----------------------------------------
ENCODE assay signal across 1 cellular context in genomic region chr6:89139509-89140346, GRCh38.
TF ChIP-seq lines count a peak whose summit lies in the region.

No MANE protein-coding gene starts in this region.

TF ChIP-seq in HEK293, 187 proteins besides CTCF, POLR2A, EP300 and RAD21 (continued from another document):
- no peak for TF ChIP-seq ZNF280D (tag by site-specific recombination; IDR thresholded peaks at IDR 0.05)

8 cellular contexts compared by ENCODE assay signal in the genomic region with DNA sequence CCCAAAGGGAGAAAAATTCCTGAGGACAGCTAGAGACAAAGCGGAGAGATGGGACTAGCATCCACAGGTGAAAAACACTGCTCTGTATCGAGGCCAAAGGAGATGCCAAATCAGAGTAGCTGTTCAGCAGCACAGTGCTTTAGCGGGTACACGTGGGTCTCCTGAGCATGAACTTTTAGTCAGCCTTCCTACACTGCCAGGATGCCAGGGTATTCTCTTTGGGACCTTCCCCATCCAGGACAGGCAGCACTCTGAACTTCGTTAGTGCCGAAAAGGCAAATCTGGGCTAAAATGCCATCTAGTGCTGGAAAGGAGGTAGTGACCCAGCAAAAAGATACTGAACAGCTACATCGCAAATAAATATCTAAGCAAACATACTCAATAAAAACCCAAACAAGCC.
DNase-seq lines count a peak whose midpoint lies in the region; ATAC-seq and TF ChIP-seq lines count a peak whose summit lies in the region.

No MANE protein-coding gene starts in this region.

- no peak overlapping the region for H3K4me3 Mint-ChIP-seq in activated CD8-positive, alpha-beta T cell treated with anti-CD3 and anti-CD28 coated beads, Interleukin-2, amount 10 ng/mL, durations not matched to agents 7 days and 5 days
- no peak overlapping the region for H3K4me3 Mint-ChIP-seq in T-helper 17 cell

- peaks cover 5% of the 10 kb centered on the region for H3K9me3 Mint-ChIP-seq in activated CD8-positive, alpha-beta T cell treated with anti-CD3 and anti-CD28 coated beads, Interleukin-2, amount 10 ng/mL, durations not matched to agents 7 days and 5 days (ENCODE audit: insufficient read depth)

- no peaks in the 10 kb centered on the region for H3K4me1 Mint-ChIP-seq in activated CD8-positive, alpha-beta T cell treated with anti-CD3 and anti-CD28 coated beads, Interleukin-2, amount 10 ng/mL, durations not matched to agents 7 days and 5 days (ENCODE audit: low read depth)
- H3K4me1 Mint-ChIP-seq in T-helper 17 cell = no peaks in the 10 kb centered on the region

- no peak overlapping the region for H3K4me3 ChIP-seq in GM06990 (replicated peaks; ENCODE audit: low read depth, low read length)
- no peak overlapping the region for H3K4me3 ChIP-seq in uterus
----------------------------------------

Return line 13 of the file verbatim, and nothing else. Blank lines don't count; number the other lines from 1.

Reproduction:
- H3K4me1 Mint-ChIP-seq in T-helper 17 cell = no peaks in the 10 kb centered on the region